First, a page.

The goal of this course is to educate the students about the impact chemistry has on our lives and the society. Chemistry is the basic science involved in every walk of our life. We all need to be more educated in science so we can lead a safer and healthier life. Even politics is not devoid of science. Many policy makers make important decision about our lives without a formal education in science or chemistry. Every citizen should be scientifically literate to understand their surrounding. Each week we'll focus on different new writing situations, issues, or problems encountered in the workplace through our online conferencing discussions; these are reinforced and expanded in readings in our text, Chemistry in Context.

During Week 1, You are advised to read the lecture for this part: 1) we will begin with a brief history of chemistry; when and how it began; what were the problems initial scientists faced and how they eventually overcame the close mindedness of people!! 2) we will then move on to learn about the scientific method; 3) study and classification of matter; 4) basic measurements used in chemistry; 5) difference between physical and chemical properties; 6) a brief introduction to the periodic table and 7) structure of atom.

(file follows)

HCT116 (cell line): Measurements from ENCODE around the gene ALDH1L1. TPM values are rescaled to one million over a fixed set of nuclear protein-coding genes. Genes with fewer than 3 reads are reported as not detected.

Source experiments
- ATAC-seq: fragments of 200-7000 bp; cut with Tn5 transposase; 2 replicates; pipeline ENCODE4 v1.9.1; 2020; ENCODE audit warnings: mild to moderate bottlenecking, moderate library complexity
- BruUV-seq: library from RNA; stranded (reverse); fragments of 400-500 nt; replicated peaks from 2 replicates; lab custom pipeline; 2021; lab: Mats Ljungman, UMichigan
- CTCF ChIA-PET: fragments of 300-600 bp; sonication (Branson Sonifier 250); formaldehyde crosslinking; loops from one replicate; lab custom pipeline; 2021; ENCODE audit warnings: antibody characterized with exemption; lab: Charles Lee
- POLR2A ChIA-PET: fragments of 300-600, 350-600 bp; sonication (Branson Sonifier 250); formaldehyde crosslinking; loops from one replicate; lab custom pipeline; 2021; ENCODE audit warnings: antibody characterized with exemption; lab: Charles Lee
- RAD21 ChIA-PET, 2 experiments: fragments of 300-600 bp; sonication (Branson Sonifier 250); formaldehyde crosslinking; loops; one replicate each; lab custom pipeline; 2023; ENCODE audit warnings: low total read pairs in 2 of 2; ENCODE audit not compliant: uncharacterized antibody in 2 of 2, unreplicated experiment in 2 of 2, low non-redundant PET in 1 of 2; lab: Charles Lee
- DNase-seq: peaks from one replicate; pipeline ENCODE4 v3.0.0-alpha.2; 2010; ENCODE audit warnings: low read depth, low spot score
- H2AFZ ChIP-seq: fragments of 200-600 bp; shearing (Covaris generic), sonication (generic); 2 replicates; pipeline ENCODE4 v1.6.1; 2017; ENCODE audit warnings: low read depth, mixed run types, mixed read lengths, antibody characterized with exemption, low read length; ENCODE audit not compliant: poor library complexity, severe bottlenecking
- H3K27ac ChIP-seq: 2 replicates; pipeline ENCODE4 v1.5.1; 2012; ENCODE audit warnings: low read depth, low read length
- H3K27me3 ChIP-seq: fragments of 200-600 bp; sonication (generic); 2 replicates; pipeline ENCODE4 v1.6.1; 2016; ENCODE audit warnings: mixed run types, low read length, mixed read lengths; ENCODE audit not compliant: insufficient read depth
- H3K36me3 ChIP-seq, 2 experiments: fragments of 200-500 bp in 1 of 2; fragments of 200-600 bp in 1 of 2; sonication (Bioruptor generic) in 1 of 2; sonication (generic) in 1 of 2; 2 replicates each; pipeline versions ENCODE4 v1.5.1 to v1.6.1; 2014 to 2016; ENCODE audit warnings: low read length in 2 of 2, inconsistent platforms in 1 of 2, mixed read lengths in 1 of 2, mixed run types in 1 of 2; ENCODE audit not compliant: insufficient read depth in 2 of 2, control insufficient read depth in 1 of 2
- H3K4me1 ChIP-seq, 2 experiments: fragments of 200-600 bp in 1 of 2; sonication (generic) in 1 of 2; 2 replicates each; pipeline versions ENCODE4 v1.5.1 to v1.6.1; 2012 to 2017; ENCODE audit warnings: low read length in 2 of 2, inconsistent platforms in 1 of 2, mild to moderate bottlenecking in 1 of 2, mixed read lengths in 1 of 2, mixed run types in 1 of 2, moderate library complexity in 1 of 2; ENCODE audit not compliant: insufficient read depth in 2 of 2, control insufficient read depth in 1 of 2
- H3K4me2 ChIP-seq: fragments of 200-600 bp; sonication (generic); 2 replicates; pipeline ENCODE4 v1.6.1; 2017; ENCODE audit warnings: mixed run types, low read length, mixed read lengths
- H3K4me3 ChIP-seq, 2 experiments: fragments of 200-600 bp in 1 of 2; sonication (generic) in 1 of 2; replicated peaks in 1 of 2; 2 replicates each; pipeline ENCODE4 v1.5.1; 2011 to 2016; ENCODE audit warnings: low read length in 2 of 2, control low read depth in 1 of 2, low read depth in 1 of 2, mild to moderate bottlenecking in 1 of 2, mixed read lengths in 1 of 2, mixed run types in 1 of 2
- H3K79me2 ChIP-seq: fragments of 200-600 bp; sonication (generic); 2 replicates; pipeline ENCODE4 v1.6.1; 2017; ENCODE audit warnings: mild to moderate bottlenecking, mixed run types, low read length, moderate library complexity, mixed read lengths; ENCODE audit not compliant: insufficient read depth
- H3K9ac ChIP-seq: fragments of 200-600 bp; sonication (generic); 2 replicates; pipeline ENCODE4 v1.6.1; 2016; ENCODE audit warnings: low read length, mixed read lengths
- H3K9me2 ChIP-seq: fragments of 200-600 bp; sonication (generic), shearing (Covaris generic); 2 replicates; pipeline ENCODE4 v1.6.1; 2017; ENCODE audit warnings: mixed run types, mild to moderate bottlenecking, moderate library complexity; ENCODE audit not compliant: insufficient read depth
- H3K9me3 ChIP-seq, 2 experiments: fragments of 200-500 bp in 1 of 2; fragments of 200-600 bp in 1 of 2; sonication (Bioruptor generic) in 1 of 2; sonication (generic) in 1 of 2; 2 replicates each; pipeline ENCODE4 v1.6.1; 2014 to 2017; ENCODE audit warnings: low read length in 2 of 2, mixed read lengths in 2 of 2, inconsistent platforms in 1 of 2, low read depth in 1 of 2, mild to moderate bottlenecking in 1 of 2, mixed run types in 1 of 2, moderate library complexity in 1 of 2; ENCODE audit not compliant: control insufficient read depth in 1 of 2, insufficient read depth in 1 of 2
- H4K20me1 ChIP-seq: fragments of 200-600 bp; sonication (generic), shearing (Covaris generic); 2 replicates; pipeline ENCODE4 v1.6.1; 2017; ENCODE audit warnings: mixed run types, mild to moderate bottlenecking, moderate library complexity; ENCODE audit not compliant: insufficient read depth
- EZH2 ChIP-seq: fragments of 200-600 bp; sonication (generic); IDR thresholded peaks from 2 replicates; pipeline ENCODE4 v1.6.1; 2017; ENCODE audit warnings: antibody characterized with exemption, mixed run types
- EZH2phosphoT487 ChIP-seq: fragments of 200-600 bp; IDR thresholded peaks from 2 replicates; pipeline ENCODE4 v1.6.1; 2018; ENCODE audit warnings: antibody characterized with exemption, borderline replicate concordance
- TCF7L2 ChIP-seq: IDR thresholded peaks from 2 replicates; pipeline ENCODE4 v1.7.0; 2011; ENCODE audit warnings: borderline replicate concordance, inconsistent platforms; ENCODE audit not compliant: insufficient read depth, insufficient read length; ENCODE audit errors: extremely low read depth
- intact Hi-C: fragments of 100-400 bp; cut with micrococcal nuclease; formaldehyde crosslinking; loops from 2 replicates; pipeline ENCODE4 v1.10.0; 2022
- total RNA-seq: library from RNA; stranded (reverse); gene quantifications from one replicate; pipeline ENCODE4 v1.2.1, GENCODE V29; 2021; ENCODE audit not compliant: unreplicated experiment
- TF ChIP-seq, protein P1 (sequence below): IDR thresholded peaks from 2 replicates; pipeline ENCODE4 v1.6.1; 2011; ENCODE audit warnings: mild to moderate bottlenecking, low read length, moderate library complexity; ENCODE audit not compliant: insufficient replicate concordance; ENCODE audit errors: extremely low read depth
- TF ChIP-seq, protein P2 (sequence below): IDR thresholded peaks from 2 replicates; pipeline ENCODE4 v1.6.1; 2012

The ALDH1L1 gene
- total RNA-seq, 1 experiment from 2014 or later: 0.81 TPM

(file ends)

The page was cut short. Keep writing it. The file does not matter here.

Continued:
During Week 2, We will discuss radioactivity/ nuclear chemistry, the basic principles and applications. We will move on to Energy. What is energy; law of conservation of energy; sources of energy - medieval, old and current.

During Week 3, The environment. What is the earth made up of - our major constitution of the earth's crust (stratosphere), water (hydrosphere) and air (atmosphere). Air pollution: problems, solutions and preventions.

During Week 4, Water pollution and solid waste disposal. Causes. prevention and solution.